also may help. In addition, scientists are busy trying to develop a test to
diagnose AD that will be easy and accurate.
* Neuropsychological tests
These are tests of memory, problem solving, attention, counting, and
language. They will help the doctor pinpoint specific problems the person
* Brain scans
The doctor may want to do a special test, called a brain scan, to take a
picture of the brain. There are several types of brain scans, including a
computerized tomography (CT) scan, a magnetic resonance imaging (MRI) scan,
or a positron emission tomography (PET) scan. By looking at a picture of
the brain, the doctor will be able to tell if anything does not look
normal. Information from the medical history and any test results help the
doctor rule out other possible causes of the person's symptoms. For
example, thyroid gland problems, drug reactions, depression, brain tumors,
and blood vessel disease in the brain can cause AD-like symptoms. Some of
these other conditions can be treated.
AD is a slow disease, starting with mild memory problems and ending with
severe mental damage. The course the disease takes and how fast changes
occur vary from person to person. Some people only have the disease for 5
years, while others may have it for as many as 20 years.
No treatment can stop AD. However, for some people in the early and middle
stages of the disease, the drug tacrine (also known as THA or Cognex) may
alleviate some cognitive symptoms. Also, some medicines may help control
behavioral symptoms of AD such as sleeplessness, agitation, wandering,
anxiety, and depression. Treating these symptoms often makes patients more
comfortable and makes their care easier for caregivers.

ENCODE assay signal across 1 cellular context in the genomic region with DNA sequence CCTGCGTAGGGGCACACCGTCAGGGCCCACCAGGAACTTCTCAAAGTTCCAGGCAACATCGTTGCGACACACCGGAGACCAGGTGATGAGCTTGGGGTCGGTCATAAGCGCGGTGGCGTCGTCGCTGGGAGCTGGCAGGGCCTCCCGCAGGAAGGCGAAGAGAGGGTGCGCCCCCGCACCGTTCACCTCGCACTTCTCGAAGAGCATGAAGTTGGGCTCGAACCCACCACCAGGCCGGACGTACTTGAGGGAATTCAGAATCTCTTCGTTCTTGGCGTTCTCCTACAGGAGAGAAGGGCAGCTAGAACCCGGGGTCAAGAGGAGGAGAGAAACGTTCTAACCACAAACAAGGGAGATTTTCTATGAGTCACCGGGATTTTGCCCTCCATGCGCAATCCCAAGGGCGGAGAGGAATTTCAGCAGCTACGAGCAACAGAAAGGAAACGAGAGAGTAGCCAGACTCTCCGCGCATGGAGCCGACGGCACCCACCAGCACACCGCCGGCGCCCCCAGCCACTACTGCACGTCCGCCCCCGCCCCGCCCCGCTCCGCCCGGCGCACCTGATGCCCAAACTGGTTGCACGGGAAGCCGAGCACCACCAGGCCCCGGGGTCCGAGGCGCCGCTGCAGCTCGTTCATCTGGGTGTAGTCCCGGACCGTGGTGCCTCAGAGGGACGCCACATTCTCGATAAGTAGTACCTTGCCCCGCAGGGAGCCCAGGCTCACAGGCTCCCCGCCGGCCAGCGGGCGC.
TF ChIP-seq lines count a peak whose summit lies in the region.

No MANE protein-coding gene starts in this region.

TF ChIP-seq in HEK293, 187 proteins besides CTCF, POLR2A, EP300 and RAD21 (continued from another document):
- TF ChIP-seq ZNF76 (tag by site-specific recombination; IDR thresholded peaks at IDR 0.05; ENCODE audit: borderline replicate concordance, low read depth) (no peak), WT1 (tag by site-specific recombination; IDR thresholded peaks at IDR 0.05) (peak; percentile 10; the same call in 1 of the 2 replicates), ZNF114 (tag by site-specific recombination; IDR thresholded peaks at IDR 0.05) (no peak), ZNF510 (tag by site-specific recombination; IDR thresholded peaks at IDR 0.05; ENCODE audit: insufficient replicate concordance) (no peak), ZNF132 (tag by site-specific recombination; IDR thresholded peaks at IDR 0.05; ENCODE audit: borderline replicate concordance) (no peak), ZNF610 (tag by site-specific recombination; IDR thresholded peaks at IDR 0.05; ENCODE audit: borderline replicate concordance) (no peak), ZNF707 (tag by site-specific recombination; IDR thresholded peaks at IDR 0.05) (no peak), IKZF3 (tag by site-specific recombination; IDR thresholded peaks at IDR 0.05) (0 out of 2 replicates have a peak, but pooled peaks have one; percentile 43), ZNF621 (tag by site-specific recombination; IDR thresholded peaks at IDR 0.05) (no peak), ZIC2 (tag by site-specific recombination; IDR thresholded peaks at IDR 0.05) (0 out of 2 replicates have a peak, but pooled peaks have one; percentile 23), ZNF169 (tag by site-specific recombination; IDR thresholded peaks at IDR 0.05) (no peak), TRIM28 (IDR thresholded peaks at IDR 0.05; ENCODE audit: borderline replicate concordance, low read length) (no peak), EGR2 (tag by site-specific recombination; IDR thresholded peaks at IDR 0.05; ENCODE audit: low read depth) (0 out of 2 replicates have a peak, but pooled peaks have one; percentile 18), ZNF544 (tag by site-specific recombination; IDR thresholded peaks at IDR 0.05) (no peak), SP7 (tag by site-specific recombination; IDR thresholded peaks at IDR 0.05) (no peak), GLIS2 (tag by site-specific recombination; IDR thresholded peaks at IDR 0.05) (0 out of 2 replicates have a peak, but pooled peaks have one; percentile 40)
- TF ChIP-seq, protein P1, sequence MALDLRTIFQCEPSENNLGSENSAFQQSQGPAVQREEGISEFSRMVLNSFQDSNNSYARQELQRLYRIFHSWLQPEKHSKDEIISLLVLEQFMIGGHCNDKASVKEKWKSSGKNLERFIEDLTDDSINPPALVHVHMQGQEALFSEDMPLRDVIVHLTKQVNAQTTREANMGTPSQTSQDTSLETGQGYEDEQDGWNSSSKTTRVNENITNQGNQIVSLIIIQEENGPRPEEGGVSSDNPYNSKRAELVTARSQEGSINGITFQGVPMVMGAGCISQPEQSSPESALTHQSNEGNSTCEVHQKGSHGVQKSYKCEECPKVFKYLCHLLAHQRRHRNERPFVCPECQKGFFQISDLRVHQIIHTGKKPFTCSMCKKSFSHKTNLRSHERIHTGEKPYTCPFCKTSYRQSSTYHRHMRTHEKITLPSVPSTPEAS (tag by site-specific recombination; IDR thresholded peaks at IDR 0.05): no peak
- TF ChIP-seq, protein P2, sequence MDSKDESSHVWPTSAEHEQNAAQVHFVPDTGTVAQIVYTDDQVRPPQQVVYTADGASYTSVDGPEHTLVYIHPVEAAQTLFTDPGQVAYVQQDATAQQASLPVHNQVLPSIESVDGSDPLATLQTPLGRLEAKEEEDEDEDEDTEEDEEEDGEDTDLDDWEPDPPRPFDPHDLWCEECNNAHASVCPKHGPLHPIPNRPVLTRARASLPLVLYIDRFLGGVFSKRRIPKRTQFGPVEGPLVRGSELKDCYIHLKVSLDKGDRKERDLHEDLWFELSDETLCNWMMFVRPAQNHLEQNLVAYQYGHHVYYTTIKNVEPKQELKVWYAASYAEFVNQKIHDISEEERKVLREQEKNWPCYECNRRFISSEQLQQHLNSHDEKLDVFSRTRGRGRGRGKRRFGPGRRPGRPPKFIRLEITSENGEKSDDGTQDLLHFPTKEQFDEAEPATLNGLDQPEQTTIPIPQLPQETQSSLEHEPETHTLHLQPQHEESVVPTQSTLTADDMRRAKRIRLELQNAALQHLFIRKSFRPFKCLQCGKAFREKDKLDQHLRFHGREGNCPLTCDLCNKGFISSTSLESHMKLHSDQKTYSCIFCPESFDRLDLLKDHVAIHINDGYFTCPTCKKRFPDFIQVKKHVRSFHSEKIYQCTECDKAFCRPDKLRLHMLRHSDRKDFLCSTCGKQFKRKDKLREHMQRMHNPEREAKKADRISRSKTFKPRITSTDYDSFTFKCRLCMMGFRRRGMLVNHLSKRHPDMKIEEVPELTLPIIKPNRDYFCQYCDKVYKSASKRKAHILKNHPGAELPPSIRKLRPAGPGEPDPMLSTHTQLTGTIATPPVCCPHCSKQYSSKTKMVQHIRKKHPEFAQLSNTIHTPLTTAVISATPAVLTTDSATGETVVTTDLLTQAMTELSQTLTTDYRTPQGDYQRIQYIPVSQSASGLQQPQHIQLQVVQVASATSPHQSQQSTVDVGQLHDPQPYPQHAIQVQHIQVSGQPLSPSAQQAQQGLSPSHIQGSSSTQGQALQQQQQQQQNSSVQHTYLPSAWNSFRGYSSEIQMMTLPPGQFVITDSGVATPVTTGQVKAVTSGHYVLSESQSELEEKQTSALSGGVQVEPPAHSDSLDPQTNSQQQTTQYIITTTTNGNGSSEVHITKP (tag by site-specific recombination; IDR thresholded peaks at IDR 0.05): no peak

Scientists are testing new drugs for AD at many large teaching hospitals and
universities. Some of these drugs have shown promise in easing symptoms in
some patients. People with AD who want to help scientists test these
experimental drugs may be able to take part in clinical trials. To find
out more about these studies, contact the Alzheimer's Disease Education and
Referral (ADEAR) Center at the telephone number listed at the end of this
People with AD should go to their doctor regularly. The doctor will check to
see how the disease is progressing and treat any other illnesses that occur.
The doctor and other health professionals also can offer help and support to
patients and their families.
Most often, spouses or other family members provide the day-to-day care for
people with AD. As the disease gets worse, people often need more and more
care. This can be hard for caregivers and can affect their physical and
mental health, family life, jobs, and finances.
The Alzheimer's Association has chapters nationwide that provide educational
programs and support groups for caregivers and family members of people with
AD. For more information, contact the Alzheimer's Association listed at the
end of this fact sheet.
Scientists at research centers across the country are trying to learn what
causes AD and how to prevent it. They also are studying how memory loss
happens. They are looking for better ways to diagnose and treat AD, to
improve the abilities of people with the disease, and to support caregivers.
The major risk factors for AD are age and family history. Other possible
risk factors include a serious head injury and lower levels of education.
Scientists also are studying additional factors to see if they may cause the
disease. Some of these factors include:
* Genetic (inherited) factors
Scientists believe that genetic factors may be involved in more than half